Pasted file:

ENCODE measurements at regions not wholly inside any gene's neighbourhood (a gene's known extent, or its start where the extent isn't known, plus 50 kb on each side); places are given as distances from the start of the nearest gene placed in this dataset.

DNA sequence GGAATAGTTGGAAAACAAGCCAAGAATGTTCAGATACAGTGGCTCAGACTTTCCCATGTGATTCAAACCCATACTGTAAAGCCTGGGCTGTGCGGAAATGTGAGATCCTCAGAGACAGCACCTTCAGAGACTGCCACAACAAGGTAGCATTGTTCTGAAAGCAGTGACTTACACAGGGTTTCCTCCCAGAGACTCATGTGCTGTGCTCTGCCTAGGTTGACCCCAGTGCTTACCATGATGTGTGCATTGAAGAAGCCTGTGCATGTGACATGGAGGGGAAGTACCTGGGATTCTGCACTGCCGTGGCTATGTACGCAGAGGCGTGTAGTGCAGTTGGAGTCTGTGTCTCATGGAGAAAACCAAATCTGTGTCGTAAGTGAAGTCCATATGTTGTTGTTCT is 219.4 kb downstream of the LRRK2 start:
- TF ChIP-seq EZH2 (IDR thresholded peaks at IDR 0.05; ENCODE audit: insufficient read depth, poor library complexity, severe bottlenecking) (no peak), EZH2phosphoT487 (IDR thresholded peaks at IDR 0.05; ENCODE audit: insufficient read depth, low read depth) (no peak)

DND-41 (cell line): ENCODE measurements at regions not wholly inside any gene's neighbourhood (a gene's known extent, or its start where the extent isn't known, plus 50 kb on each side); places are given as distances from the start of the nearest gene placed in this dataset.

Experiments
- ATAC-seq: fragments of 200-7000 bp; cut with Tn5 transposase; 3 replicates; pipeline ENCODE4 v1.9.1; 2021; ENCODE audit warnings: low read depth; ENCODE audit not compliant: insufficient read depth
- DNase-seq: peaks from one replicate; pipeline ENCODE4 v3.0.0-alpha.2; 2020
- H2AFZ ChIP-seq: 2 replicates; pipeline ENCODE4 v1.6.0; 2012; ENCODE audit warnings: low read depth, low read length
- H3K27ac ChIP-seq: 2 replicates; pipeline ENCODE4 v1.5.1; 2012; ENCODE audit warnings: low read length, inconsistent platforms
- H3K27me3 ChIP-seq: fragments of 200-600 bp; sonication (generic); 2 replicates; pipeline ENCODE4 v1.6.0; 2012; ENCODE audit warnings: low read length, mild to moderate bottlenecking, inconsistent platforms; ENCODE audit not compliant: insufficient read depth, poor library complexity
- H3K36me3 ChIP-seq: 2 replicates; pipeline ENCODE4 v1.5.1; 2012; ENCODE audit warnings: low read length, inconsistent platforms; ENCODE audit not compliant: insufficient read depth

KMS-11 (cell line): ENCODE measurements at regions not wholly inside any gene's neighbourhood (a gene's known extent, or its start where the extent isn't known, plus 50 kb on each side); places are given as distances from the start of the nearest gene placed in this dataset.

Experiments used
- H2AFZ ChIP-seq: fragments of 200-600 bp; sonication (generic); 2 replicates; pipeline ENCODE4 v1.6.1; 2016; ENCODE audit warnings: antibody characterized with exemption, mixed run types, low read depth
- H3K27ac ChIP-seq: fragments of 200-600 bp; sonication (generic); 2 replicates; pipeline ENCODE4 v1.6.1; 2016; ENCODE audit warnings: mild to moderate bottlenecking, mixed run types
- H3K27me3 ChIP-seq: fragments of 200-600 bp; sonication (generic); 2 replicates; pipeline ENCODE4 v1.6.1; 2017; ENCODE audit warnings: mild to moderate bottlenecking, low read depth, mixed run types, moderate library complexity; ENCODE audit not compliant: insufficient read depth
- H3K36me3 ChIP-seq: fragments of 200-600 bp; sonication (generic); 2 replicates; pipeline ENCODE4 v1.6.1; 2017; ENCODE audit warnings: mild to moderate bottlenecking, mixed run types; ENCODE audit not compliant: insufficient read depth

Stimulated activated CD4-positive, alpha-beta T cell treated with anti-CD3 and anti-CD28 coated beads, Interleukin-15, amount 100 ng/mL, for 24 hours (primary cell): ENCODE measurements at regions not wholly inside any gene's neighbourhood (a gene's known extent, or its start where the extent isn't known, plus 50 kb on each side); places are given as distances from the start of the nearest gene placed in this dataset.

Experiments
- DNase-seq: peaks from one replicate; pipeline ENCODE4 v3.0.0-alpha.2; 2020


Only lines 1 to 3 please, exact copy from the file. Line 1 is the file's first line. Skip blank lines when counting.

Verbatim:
ENCODE measurements at regions not wholly inside any gene's neighbourhood (a gene's known extent, or its start where the extent isn't known, plus 50 kb on each side); places are given as distances from the start of the nearest gene placed in this dataset.

DNA sequence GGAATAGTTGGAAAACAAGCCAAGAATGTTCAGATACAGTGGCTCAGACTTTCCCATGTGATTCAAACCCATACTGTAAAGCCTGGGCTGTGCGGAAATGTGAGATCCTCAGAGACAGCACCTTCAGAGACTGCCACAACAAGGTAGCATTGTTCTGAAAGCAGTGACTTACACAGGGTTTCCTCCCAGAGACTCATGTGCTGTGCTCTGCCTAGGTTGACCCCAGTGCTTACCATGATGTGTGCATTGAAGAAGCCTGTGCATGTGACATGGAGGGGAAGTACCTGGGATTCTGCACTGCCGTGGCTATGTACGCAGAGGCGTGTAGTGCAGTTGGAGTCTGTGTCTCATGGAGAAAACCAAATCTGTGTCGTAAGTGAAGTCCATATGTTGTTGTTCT is 219.4 kb downstream of the LRRK2 start:
- TF ChIP-seq EZH2 (IDR thresholded peaks at IDR 0.05; ENCODE audit: insufficient read depth, poor library complexity, severe bottlenecking) (no peak), EZH2phosphoT487 (IDR thresholded peaks at IDR 0.05; ENCODE audit: insufficient read depth, low read depth) (no peak)